65. envious: spiteful.
 65   Like envious floods o'er-run her lovely face,
 66   She was the fairest creature in the world;
67. yet: still, even now.
 67   And yet she is inferior to none.

Sly and his 'wife'
Illustrator: Kenny Meadows
 68   Am I a lord? and have I such a lady?
 69   Or do I dream? or have I dream'd till now?
 70   I do not sleep: I see, I hear, I speak;
 71   I smell sweet savours and I feel soft things:
 72   Upon my life, I am a lord indeed
 73   And not a tinker nor Christophero Sly.
 74   Well, bring our lady hither to our sight;
 75   And once again, a pot o' the smallest ale.

      Second Servant
 76   Will't please your mightiness to wash your hands?
 77   O, how we joy to see your wit restored!
 78   O, that once more you knew but what you are!
 79   These fifteen years you have been in a dream;
 80   Or when you waked, so waked as if you slept.

81. fay: faith.
 81   These fifteen years! by my fay, a goodly nap.
82. of: during.
 82   But did I never speak of all that time?

      First Servant
 83   O, yes, my lord, but very idle words:
 84   For though you lay here in this goodly chamber,
 85   Yet would you say ye were beaten out of door;
86. house: tavern.
 86   And rail upon the hostess of the house;
87. present: bring a charge against. leet: a court where complaints about short measures and other such matters would be heard. 88. seal'd quarts: quart containers officially stamped as a guarantee of full measure.
 87   And say you would present her at the leet,
 88   Because she brought stone jugs and no seal'd quarts:
 89   Sometimes you would call out for Cicely Hacket.

 90   Ay, the woman's maid of the house.

      Third Servant
 91   Why, sir, you know no house nor no such maid,
 92   Nor no such men as you have reckon'd up,
93. Stephen Sly: There was a Stratford citizen of this name. Greece: Maybe an error for Greet, the name of a village twenty miles from Stratford.
 93   As Stephen Sly and old John Naps of Greece
 94   And Peter Turph and Henry Pimpernell
 95   And twenty more such names and men as these
 96   Which never were nor no man ever saw.

97. amends: Sly's error for amendment; i.e., recovery (as in line 129).
 97   Now Lord be thanked for my good amends!

 98   Amen.

 99   I thank thee: thou shalt not lose by it.

           Enter [the PAGE as a] lady,
           with ATTENDANTS.

100   How fares my noble lord?

101. Marry: why, indeed. cheer: hospitable entertainment.
101   Marry, I fare well for here is cheer enough.
102   Where is my wife?

103   Here, noble lord: what is thy will with her?

104   Are you my wife and will not call me husband?
105. goodman: husband (a word in use among the lower classes).
105   My men should call me "lord." I am your goodman.

106   My husband and my lord, my lord and husband;
107   I am your wife in all obedience.

108   I know it well. What must I call her?

109   Madam.

110   Al'ce madam, or Joan madam?

111   Madam, and nothing else: so lords call ladies.

112   Madam wife, they say that I have dream'd
113   And slept above some fifteen year or more.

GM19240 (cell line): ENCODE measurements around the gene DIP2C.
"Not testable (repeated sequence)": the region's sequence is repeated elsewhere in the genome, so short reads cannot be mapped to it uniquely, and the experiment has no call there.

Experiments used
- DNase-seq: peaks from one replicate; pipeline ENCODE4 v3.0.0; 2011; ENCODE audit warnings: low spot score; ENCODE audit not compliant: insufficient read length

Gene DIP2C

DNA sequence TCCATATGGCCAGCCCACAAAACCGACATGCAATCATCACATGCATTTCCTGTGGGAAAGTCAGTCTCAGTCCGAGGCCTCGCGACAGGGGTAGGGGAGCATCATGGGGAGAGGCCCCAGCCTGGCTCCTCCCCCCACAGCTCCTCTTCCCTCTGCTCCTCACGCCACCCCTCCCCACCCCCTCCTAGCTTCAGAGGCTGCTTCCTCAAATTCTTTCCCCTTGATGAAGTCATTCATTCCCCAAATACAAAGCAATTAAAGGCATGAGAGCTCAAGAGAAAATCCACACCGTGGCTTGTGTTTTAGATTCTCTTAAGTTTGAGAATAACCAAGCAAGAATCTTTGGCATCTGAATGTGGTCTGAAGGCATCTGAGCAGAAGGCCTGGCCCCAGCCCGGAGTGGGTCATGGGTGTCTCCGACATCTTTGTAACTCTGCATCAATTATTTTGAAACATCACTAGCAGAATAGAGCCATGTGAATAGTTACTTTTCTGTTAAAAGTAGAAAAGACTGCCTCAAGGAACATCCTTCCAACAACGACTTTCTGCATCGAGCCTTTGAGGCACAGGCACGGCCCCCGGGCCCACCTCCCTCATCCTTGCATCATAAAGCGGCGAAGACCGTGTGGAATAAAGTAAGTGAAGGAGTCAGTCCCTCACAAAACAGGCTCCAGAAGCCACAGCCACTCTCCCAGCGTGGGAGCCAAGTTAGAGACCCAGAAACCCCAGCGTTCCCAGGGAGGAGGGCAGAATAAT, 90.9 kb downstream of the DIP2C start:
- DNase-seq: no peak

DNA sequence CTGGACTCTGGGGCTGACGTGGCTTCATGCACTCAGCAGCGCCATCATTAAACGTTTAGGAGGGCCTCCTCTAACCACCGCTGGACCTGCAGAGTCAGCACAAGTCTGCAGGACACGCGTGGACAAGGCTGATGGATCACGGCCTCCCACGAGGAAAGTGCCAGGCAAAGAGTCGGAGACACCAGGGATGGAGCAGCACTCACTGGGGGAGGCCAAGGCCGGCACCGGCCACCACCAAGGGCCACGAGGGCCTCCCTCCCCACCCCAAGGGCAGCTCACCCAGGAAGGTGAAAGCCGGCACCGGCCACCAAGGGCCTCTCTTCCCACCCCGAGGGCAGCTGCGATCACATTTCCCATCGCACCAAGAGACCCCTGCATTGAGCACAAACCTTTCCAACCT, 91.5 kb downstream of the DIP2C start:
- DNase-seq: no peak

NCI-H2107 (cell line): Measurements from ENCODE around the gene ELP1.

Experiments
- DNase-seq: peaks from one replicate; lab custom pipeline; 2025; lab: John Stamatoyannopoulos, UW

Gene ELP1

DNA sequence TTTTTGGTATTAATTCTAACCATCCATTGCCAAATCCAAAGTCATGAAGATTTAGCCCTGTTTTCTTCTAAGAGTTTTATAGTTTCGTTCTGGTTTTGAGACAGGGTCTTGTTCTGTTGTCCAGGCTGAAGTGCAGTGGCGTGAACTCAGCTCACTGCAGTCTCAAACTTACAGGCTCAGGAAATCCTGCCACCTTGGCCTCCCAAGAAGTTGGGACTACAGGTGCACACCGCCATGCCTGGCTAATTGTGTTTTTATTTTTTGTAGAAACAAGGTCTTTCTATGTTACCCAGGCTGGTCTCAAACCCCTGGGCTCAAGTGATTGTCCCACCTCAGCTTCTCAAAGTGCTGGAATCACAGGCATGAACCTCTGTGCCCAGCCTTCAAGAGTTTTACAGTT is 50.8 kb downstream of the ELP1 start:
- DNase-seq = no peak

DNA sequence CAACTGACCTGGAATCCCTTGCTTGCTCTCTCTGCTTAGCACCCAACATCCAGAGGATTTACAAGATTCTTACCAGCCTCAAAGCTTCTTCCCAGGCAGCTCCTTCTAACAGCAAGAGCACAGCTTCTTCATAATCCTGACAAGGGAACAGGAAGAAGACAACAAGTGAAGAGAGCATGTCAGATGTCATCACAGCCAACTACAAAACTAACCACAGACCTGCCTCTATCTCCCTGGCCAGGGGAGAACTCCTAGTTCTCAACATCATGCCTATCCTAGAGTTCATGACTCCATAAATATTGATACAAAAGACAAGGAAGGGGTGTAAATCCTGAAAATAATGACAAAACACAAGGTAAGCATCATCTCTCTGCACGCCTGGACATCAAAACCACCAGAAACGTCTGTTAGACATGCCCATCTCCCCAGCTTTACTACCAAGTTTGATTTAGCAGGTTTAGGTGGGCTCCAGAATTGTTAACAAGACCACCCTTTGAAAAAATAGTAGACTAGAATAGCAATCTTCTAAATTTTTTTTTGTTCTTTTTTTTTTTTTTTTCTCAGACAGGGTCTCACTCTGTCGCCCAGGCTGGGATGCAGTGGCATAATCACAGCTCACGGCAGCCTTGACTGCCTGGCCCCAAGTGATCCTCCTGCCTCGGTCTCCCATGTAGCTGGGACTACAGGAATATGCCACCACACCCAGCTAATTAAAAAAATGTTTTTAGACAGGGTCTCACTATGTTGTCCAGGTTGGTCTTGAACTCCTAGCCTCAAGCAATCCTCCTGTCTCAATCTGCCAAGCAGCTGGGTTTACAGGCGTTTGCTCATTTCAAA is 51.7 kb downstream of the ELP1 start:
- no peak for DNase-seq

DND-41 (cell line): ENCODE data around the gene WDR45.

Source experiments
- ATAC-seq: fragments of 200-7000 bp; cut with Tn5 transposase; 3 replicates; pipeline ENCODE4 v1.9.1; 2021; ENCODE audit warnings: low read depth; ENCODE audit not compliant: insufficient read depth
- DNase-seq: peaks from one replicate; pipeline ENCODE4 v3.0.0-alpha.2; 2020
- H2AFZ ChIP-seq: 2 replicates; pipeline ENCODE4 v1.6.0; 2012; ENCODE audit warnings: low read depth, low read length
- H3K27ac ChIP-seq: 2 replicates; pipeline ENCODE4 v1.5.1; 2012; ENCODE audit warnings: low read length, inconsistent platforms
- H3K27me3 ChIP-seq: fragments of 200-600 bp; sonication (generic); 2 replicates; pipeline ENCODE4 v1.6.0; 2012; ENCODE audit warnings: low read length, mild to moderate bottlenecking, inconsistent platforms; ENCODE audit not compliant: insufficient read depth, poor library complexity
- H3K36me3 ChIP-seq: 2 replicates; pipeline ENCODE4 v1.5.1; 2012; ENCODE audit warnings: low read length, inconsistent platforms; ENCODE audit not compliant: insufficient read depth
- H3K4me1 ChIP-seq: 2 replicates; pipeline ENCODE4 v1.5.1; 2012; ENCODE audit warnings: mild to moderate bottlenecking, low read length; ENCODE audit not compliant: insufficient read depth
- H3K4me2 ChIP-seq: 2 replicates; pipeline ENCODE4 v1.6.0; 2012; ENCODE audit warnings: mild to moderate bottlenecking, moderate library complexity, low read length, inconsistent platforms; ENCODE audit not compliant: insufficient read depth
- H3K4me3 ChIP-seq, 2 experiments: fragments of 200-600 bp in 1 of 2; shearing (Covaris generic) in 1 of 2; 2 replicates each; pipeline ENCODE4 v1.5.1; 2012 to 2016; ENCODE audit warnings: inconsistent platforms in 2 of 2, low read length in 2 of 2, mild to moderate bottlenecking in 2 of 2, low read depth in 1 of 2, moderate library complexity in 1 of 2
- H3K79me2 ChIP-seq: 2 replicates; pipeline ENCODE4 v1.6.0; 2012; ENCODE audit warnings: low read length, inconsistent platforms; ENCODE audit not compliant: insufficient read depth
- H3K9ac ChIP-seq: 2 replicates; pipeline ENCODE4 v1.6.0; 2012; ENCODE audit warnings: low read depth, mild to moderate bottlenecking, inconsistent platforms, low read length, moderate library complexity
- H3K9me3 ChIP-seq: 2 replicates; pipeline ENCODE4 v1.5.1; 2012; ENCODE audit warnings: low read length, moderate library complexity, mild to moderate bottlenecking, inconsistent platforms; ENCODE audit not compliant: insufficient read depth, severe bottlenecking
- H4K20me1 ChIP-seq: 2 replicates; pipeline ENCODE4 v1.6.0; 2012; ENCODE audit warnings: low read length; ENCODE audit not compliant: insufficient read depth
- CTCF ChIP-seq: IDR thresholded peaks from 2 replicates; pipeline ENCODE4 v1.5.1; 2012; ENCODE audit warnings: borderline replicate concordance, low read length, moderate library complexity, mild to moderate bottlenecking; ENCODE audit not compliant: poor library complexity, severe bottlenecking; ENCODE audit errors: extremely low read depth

114   Ay, and the time seems thirty unto me,
115. abandon'd: banished.
115   Being all this time abandon'd from your bed.

116   'Tis much. Servants, leave me and her alone.
117   Madam, undress you and come now to bed.

118   Thrice noble lord, let me entreat of you
119   To pardon me yet for a night or two,
120   Or, if not so, until the sun be set:
121   For your physicians have expressly charged,
122. In peril to incur: on peril of incurring.
122   In peril to incur your former malady,
123   That I should yet absent me from your bed:
124. I hope this reason stands for my excuse: i.e., I hope this reason strongly supports my request to be excused from having sex with you.
124   I hope this reason stands for my excuse.

124. it stands: —Sly is speaking of a boy part.
125   Ay, it stands so that I may hardly
126   tarry so long. But I would be loath to fall into
127   my dreams again: I will therefore tarry in
128   despite of the flesh and the blood.

           Enter a Messenger.

129   Your honor's players, hearing your amendment,
130. pleasant: merry.
130   Are come to play a pleasant comedy;
131. meet: suitable.
131   For so your doctors hold it very meet,
132. sadness hath congeal'd your blood: —Melancholy was thought to thicken the blood. 133. frenzy: madness.
132   Seeing too much sadness hath congeal'd your blood,
133   And melancholy is the nurse of frenzy:
134   Therefore they thought it good you hear a play
135   And frame your mind to mirth and merriment,
136   Which bars a thousand harms and lengthens life.

137   Marry, I will, let them play it. Is not a
138. comonty, gambold: —Malapropisms for "comedy" and "gambol."
138   comonty a Christmas gambold or a tumbling-trick?

139   No, my good lord; it is more pleasing stuff.

140. household stuff: —The ordinary meaning is "house furnishings," but Sly may mean "domestic goings-on."
140   What, household stuff?

141. history: story.
141   It is a kind of history.

142   Well, well see't. Come, madam wife, sit by
143   my side and let the world slip: we shall ne'er
144   be younger.

Flourish: trumpet fanfare. This is the traditional prelude to the beginning of a play. ...more